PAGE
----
Christchurch’s staggering 15.84% rate hike proposal

Chris Lynch
Chris Lynch
Feb 09, 2024 |

Christchurch city rate payers are facing a staggering 15.84% rate increase explosion, dwarfing inflation rates.

On average, residents could end up paying an additional $500 a year.

It’s worse for local businesses, with a proposal to charge them 17 percent more in rates.

The Council proposes a $16.4 billion budget over 10 years, with $4.8 billion of that planned to be spent in the next three.

“This enables a capital investment programme to be delivered progressing the major facilities and prioritised infrastructure renewals, while also accommodating repayment of debt.”

A further rates increase of 8.20% is forecast in 2025/26, before dropping to around 4% and declining in each subsequent year to the end of the LTP.

A total cumulative rates increase over the LTP period of 53.6% is forecast.

In a report to councillors, it says “The Council faces multiple financial challenges including significantly increased debt servicing costs, significantly increased insurance costs, challenging asset renewal requirements, the costs of climate change adaption and mitigation, and the general increase in costs that a high rate of inflation brings.”

Councillor Sara Templeton, widely expected to announce her mayoral aspirations, is advocating for the implementation of an additional climate change levy.

This move seeks to amplify the council’s commitment to tackling environmental challenges, supplementing the extensive climate change measures already integrated into the Long-Term Plan.

The increases for the average property based on capital value in the three sectors is:

·   Residential 14.9%

·   Business 17.0%

·   Remote Rural 17.8%

The average house will have a rates increase of $9.65 per week.

Mayor Phil Mauger said “I am well aware that rates rises have a big impact on your back pocket.

“As a Council, we must balance the need to keep the cost to you as low as a possible while still actually delivering the core services Christchurch wants us to.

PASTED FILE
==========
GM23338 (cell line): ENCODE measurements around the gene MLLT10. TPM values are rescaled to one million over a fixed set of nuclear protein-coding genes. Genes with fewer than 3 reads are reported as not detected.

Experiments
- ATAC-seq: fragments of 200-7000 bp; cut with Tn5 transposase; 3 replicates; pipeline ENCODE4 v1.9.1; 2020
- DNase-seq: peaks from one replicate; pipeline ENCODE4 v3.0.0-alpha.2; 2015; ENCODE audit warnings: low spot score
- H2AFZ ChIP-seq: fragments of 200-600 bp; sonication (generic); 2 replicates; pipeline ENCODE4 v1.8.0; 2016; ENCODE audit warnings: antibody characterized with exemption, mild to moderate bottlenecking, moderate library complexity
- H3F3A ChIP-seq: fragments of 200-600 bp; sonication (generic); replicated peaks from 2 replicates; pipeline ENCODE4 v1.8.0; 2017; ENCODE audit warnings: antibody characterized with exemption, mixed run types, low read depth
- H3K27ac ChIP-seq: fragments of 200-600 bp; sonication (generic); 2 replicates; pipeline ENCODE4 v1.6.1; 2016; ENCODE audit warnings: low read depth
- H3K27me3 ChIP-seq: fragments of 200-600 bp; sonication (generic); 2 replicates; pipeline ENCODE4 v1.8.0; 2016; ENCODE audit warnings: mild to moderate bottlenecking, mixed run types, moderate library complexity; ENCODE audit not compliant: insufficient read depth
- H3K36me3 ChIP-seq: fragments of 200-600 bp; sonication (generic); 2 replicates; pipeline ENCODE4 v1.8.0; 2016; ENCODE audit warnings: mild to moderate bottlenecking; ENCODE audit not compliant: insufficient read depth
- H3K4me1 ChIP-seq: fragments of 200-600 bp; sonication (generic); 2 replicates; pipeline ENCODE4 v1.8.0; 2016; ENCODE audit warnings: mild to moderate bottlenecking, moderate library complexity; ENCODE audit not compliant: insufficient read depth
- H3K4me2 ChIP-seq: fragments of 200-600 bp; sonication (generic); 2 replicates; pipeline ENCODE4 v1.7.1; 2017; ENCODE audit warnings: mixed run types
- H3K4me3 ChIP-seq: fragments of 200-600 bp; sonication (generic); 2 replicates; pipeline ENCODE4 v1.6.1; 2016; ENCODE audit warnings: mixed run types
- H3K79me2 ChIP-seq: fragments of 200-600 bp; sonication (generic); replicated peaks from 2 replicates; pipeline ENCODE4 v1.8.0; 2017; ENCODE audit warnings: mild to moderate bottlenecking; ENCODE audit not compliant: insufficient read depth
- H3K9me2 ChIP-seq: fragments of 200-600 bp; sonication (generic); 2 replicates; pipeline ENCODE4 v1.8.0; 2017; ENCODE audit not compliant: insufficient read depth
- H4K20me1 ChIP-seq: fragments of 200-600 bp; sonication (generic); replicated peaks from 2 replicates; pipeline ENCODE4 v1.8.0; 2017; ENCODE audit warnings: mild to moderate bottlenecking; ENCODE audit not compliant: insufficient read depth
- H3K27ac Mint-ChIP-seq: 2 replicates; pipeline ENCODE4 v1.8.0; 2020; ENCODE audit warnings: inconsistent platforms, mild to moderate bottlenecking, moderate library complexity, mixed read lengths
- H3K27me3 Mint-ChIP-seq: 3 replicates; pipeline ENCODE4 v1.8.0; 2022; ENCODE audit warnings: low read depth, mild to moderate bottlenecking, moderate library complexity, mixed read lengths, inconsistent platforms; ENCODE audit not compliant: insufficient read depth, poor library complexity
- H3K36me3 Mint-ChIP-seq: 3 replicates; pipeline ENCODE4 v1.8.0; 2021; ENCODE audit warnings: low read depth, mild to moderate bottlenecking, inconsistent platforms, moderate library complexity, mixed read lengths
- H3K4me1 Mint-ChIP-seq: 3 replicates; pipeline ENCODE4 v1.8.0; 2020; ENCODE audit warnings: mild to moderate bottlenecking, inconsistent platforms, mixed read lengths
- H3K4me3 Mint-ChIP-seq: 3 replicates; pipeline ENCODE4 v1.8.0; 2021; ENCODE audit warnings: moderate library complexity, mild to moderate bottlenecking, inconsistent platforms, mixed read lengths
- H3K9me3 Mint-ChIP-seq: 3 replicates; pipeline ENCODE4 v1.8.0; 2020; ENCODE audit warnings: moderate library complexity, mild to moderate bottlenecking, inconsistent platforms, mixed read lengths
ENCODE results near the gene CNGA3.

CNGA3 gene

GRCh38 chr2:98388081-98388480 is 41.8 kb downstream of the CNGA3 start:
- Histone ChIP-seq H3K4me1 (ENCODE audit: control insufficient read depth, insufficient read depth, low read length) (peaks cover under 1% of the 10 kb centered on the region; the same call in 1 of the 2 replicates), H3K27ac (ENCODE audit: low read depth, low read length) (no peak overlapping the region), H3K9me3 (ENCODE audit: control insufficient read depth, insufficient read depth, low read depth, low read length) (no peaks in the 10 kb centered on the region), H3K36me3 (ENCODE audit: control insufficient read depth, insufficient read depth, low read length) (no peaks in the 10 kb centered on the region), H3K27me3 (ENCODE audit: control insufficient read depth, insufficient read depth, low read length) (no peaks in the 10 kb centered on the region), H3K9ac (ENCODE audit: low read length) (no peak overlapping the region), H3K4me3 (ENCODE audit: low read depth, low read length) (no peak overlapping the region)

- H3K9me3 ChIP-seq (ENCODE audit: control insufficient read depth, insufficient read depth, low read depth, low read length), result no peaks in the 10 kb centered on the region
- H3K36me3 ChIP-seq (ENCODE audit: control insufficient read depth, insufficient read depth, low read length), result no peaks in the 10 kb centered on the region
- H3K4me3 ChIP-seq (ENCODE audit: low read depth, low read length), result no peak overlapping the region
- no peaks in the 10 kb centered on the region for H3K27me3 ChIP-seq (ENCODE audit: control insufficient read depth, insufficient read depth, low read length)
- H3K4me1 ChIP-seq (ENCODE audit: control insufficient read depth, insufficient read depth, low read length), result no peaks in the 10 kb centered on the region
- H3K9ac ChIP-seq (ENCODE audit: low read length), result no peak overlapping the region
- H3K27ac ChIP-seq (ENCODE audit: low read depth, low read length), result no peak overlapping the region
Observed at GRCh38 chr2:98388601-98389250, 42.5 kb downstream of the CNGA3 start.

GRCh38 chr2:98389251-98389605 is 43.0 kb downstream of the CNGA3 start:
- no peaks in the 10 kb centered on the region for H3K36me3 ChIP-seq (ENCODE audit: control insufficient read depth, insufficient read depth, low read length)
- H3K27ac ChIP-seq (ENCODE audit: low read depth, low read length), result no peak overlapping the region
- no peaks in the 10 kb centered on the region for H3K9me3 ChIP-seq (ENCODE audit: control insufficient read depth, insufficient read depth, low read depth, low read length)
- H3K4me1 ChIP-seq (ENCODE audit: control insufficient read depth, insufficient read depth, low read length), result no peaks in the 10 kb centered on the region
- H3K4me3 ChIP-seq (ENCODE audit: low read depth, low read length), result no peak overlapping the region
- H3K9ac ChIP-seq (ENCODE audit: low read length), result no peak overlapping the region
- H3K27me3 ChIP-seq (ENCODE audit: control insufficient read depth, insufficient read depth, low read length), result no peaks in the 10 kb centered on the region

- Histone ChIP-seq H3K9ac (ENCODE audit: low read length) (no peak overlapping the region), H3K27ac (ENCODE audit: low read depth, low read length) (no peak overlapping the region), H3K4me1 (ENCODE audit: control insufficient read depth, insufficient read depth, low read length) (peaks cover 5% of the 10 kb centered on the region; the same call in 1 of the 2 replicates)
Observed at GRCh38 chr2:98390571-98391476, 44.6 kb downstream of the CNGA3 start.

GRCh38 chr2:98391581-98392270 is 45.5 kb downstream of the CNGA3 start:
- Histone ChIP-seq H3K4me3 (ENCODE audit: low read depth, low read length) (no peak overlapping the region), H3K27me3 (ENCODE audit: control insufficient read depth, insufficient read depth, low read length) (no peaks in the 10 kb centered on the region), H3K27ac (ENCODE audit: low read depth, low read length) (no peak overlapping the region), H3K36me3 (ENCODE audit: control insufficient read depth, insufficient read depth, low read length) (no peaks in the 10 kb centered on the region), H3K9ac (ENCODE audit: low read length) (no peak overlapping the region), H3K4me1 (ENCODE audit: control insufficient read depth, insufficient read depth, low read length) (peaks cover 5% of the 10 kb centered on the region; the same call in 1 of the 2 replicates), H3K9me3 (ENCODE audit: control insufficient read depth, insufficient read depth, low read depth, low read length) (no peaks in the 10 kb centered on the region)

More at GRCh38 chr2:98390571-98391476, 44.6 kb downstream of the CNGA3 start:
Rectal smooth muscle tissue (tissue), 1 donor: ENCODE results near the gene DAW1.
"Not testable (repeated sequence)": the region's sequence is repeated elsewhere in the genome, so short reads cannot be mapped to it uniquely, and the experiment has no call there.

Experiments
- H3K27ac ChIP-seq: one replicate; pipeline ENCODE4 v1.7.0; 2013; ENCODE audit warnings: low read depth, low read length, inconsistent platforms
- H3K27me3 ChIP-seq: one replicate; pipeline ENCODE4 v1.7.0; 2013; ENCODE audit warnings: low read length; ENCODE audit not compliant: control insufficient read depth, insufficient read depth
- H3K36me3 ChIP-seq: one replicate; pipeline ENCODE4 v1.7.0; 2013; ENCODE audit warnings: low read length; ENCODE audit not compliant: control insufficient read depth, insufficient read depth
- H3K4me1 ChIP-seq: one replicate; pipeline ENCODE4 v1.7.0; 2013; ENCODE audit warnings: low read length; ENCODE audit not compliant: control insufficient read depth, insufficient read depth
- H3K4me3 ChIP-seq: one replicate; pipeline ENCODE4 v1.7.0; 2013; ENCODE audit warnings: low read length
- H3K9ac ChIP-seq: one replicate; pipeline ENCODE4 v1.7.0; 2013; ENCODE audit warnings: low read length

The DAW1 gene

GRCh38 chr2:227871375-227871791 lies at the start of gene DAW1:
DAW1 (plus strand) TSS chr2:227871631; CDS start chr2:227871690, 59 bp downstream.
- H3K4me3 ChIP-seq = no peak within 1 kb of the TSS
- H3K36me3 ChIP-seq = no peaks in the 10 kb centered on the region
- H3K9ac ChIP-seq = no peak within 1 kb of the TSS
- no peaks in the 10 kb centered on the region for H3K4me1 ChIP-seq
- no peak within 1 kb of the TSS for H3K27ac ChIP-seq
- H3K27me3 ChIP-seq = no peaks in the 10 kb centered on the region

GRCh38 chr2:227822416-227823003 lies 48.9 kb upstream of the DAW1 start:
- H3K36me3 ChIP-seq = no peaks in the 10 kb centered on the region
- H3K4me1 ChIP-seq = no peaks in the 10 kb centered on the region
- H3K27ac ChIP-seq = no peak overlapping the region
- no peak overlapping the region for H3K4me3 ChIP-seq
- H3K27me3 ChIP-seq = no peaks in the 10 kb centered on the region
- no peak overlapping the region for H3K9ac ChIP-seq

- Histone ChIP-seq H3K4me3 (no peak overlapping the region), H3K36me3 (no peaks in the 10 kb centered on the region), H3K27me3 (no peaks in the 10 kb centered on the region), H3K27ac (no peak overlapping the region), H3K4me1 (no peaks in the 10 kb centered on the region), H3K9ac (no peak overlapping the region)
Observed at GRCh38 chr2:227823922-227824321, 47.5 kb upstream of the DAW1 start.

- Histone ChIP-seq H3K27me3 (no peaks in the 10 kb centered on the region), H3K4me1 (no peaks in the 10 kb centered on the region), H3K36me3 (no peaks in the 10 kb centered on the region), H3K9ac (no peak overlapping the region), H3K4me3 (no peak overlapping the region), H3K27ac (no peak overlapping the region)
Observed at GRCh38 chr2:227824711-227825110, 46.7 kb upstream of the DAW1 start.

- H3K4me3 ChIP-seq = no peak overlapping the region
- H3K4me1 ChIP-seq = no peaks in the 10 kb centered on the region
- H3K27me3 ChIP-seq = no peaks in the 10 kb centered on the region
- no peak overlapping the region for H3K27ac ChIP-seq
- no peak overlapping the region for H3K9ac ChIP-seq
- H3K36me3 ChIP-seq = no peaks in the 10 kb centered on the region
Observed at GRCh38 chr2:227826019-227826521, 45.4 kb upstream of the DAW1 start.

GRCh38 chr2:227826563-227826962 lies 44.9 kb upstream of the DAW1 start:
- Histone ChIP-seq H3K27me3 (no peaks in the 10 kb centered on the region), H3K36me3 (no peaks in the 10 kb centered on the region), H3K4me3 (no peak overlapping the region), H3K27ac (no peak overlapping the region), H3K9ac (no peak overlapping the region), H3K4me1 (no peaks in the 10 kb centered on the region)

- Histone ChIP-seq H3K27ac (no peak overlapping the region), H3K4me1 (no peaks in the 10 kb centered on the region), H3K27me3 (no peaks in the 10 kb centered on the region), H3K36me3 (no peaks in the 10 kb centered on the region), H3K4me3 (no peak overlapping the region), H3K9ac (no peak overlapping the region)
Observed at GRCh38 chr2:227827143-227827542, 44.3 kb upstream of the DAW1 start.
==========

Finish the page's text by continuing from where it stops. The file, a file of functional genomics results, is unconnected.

“This is a constant challenge and there are a range of views on how we manage this around our Council table – 17 of us need to find a pathway forward which has the broadest support.

“We’ve already had some big debates on ways to balance cost versus service. Last year we decided as a Council not to cut the core services we deliver. You told us you wanted us to keep delivering these services and that’s what we intend to do.

“Last year we also looked at options to increase the financial return to ratepayers from our holdings company, Christchurch City Holdings Limited (CCHL). There was a chance to receive a business case on a more flexible mandate for CCHL that could go out for you to have your say, but our Council decided against receiving the business case. This was a close debate, and an example of how we must look at all options to find pathways forward that have the broadest support around The Council table.

“This is a tough environment that we’re operating in. It’s a familiar story at this point, but as you prepare your submission, it’s important to understand there are a lot of factors such as interest costs, insurance premiums, and inflation, that we have less ability to control.”

Once formally adopted on Monday 11 March, the Draft LTP will go out for public feedback from Wednesday 13 March to Wednesday 17 April 2024. The original date for consultation to begin was 1 March.

Chris Lynch
Chris Lynch

Chris Lynch is a journalist, videographer and content producer, broadcasting from his independent news and production company in Christchurch, New Zealand. If you have a news tip or are interested in video content, email [email protected]

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